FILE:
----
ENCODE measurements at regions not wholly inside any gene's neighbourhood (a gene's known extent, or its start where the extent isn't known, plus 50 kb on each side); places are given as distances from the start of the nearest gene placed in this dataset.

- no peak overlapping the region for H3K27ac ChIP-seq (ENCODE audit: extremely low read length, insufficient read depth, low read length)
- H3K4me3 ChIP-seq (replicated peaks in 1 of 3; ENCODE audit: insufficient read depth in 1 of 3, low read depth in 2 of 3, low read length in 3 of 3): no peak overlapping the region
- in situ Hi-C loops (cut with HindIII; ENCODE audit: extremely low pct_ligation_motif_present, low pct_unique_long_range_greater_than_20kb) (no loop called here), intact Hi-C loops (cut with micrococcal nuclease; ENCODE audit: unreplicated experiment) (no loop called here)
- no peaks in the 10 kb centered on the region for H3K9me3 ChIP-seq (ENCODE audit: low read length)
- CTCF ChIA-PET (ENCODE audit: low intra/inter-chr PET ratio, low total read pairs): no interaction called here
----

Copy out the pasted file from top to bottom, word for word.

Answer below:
ENCODE measurements at regions not wholly inside any gene's neighbourhood (a gene's known extent, or its start where the extent isn't known, plus 50 kb on each side); places are given as distances from the start of the nearest gene placed in this dataset.

- no peak overlapping the region for H3K27ac ChIP-seq (ENCODE audit: extremely low read length, insufficient read depth, low read length)
- H3K4me3 ChIP-seq (replicated peaks in 1 of 3; ENCODE audit: insufficient read depth in 1 of 3, low read depth in 2 of 3, low read length in 3 of 3): no peak overlapping the region
- in situ Hi-C loops (cut with HindIII; ENCODE audit: extremely low pct_ligation_motif_present, low pct_unique_long_range_greater_than_20kb) (no loop called here), intact Hi-C loops (cut with micrococcal nuclease; ENCODE audit: unreplicated experiment) (no loop called here)
- no peaks in the 10 kb centered on the region for H3K9me3 ChIP-seq (ENCODE audit: low read length)
- CTCF ChIA-PET (ENCODE audit: low intra/inter-chr PET ratio, low total read pairs): no interaction called here